Coming on 15 February to an Amazon near you! The anthology includes my new alternative history short story “Fate of the Falklands” along with original short stories by Sarah Hoyt, Kacey Ezell, and William Stroock!
Coming on 15 February to an Amazon near you! The anthology includes my new alternative history short story “Fate of the Falklands” along with original short stories by Sarah Hoyt, Kacey Ezell, and William Stroock!
In the U.S. Army, there’s a movement technique called the 3-5 second rush. It’s used to move from cover to cover before someone blasts you. The soldier running is supposed to say, “I’m up! I’m seen! I’m moving! I’m down!”, with going prone or the next cover destination coinciding with “down.”
*pause as I imagine at least two people “CONTEXT!”*
Why is this important? Well,
a few seven (!) months ago, I did a post on cover art. This led to some follow up questions from Eschewing Easy, so I thought I’d map out the cover negotiating process a little bit more. As with all things, this is from my experience. Likewise, while Amie Gibbons may be a lawyer, I most certainly am not. So when I say “Do this thing…” about an agreement, it should not be considered a substitute for seeking the advice of someone who has passed the bar in your state.
So, I’ll deal with EE’s questions in order that they will probably apply:
My father used to have a saying. It had many variations but basically it went, “Fair. Comes once a year. Usually there are ponies. Do you smell horse sh*t?”
Thankfully cover negotiations are usually not so cutthroat, but inherent to ever enterprise are differing concepts of “fair.” First and foremost, as an author a person should be fair to the artists’ time. You know your budget, and if you’ve done your homework you should have examples of the artists’ work in front of you. One way to approach it is to ask them how much they would charge to paint a picture similar to the one that caught your eye. For example, the picture at the top of this blog post was similar to one the artist, a Greek national, had on his Deviantart. Given that I had a concept in mind that was very similar to one of his pictures, it seemed to be a natural fit. So I asked, and he was within budget. But had he not been, I would not have tried to haggle him or had him start something only to decide later I didn’t want to spend that much money.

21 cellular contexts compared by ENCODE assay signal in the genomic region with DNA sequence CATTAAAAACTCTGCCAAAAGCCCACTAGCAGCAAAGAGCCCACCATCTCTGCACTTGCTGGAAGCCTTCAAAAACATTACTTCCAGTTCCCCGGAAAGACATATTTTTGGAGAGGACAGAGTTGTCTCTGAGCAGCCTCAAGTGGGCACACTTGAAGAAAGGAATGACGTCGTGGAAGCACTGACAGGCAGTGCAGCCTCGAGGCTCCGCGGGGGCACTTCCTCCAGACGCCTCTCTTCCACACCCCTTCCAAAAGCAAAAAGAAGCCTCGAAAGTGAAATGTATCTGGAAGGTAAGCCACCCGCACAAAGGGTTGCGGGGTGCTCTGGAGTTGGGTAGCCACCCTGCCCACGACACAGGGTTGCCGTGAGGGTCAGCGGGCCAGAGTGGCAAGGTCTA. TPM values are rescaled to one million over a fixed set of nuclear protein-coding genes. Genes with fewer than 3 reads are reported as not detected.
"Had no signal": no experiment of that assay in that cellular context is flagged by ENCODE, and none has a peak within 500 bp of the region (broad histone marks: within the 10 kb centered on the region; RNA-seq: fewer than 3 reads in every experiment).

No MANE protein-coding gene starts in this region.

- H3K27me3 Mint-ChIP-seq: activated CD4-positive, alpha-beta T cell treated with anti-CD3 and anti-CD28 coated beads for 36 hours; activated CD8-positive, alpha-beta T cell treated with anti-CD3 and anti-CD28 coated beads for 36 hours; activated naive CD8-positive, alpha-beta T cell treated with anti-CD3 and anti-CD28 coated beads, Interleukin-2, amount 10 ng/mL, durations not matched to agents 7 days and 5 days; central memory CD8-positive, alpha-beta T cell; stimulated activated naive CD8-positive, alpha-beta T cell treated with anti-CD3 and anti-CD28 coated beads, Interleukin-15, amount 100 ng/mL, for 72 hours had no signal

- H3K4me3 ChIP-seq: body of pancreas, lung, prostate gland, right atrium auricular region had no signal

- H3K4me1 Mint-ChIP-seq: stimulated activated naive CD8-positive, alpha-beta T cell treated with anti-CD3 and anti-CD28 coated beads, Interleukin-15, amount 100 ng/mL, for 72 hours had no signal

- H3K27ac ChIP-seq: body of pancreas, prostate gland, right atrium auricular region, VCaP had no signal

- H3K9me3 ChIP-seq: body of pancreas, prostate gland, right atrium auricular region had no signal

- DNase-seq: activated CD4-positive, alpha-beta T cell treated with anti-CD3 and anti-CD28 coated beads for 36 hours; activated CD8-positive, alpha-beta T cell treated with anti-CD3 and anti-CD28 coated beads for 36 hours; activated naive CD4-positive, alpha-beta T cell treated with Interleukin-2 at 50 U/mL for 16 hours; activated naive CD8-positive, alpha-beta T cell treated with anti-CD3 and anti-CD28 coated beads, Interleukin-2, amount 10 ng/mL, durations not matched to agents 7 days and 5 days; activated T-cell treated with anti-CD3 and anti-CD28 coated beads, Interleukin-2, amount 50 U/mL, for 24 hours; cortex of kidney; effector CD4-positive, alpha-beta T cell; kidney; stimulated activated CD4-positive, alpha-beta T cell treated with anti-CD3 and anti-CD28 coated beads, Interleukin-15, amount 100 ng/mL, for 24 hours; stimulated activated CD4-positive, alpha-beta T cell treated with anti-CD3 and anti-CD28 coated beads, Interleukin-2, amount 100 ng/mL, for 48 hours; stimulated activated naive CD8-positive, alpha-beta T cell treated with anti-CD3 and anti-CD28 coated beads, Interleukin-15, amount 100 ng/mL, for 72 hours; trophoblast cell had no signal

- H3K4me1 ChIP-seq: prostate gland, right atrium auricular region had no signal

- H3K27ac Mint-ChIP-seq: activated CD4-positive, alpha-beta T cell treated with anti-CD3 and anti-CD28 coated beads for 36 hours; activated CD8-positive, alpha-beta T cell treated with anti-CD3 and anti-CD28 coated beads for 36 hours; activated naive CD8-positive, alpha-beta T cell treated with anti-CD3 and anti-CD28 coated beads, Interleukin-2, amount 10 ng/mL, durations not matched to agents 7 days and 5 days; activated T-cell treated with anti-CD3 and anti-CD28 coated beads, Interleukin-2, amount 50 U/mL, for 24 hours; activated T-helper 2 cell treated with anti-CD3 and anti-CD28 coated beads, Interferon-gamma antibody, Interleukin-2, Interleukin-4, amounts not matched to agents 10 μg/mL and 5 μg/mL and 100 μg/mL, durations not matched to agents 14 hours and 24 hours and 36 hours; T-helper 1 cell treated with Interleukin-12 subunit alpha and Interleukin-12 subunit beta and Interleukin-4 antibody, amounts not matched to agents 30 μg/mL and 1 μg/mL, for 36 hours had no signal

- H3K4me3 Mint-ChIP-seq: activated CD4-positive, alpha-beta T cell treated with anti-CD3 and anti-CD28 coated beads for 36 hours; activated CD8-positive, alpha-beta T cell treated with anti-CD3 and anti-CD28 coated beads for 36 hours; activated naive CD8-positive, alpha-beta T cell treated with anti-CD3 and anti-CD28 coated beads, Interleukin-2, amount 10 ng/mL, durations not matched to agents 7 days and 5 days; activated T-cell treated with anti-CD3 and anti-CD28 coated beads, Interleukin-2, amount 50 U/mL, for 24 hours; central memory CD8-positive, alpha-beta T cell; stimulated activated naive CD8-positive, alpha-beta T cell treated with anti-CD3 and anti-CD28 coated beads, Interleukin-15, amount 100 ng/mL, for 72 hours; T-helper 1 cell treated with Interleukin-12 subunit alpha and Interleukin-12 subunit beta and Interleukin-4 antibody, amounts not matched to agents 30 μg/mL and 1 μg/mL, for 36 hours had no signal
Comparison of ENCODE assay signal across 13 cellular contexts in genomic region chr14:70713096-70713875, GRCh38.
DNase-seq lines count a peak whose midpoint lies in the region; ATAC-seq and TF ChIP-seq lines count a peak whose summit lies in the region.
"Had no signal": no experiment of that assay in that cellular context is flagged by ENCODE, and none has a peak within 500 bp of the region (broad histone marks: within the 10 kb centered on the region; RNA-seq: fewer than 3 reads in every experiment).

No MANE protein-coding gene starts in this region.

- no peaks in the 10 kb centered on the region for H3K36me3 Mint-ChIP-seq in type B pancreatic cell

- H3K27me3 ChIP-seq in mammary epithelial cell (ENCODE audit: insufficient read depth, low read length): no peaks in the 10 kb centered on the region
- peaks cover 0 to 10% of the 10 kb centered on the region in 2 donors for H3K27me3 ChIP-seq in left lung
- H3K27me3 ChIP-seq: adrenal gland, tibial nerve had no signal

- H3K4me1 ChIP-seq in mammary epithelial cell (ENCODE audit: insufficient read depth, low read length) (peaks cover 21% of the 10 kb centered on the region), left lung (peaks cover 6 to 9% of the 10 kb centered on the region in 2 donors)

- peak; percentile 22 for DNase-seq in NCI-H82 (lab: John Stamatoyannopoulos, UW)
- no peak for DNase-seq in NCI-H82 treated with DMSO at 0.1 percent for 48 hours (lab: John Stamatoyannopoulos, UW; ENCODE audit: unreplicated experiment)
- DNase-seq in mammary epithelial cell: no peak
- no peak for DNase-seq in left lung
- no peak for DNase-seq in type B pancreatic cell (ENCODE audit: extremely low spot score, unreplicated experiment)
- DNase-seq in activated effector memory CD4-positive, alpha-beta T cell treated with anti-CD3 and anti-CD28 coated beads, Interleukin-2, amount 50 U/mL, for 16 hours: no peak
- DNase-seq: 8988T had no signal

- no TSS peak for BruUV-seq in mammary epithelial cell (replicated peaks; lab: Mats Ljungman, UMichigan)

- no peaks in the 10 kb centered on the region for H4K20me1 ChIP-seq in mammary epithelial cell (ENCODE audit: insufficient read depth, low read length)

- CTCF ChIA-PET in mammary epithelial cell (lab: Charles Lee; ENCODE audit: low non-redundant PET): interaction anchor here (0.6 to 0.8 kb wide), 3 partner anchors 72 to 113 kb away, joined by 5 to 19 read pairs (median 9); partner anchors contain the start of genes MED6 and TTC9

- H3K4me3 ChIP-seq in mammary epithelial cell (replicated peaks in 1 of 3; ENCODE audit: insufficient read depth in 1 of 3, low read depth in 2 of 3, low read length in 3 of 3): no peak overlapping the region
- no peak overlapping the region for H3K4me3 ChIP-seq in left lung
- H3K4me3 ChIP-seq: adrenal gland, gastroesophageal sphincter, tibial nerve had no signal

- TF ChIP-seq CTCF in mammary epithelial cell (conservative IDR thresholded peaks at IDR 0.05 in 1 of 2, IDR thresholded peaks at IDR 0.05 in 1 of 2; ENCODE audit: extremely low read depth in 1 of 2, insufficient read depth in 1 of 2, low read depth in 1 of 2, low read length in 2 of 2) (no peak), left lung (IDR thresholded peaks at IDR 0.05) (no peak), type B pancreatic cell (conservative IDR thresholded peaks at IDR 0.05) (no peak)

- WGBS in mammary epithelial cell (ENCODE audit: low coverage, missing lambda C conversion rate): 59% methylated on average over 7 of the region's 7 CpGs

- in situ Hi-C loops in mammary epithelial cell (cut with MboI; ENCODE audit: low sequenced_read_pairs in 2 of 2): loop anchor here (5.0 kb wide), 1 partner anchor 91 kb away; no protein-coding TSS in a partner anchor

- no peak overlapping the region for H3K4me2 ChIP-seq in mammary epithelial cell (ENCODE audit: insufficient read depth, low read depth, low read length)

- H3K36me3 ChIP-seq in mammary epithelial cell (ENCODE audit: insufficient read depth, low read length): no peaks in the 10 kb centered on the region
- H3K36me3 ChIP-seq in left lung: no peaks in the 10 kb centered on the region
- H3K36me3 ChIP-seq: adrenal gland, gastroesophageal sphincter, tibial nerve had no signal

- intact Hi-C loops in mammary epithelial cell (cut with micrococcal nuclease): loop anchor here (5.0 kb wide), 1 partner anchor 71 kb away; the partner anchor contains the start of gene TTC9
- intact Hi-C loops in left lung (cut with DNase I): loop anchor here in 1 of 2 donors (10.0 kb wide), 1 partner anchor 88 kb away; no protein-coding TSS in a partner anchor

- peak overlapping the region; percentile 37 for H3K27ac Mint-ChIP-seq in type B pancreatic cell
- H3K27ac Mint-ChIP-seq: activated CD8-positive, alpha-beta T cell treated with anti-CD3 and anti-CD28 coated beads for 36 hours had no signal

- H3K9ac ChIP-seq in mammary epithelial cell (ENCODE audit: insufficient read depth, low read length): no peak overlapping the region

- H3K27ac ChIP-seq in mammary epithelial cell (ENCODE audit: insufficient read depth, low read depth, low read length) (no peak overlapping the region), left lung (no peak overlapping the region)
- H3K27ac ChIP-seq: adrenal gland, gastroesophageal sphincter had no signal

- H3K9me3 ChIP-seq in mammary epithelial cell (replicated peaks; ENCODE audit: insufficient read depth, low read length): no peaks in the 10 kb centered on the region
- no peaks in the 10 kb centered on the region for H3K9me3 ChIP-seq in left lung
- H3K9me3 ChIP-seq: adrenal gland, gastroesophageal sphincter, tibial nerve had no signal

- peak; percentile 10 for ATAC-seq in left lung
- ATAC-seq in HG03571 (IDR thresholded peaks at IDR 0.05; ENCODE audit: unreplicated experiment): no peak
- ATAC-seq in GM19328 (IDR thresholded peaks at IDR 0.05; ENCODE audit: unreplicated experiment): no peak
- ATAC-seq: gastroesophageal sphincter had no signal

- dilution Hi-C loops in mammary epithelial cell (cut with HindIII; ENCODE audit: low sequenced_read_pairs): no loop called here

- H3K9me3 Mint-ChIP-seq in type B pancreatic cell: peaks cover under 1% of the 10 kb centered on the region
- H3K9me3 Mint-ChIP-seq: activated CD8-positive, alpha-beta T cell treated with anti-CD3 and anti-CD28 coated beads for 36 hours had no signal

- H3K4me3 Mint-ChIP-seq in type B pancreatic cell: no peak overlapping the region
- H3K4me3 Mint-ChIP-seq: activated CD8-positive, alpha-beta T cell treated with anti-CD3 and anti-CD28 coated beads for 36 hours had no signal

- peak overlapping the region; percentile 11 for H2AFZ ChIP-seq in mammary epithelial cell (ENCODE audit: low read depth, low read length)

‘That much money’ leads to my second point, i.e., “fair” means paying an artist a going wage. If as an author you want something with a high degree of detail, many subjects, and a setting that’s going to require a decent graphics rig to render, then you better have a plan for ~$20/hour unless there’s other incentives involved. Like, if for your day job, you detail cars and you throw in three free detailing jobs, then of course that price drops…but it better be some serious labor in exchange for the time. Oh, and it needs to be said: “Exposure is something you die from, not something you work for.”
On the flip side, fairness to you as the author will include work that is done on time and to standard. It will not require you having to ping the artist multiple times to get a response and it certainly will not involve attitude. Finally, it should include a mutually agreed upon contract that the artist generates and the author has reviewed by a legal professional. Why do I make this point of emphasis? Because as an author you likely have zero clue about what sort of materials will be involved in this, what other expenses the artist will have, and dozens of other things that are art specific. Full disclosure–the better half is currently back in art school, and I now know there are things that I never would have thought an artist would have to buy that are not cheap.
Edit: I forgot to add in moral boundaries. I have a fellow author of supernatural works. Recently she had an artist balk at drawing a demon. I myself have had artists say, “Nope, not doing that. Too grisly.” In neither case is there any ill will. Just like you as an author can say, “Whoa, too much skin…”, an artist can not want to have certain things in their head.
When I say contract, I do mean a binding document. At a minimum, this should discuss what rights are retained by whom, payment or payment schedule, how the piece will be delivered, and payment means. There should also be language involved where the artist gives their word that no part of the art will infringe on others’ copyright nor has it been used by another author or any other work. Once terms are agreed upon, the most common method I’ve then used is that the artist signs it, scans it, then emails to me as a .pdf. In turn, I print said .pdf, sign it, then email it back with a CC: to myself to establish date and time.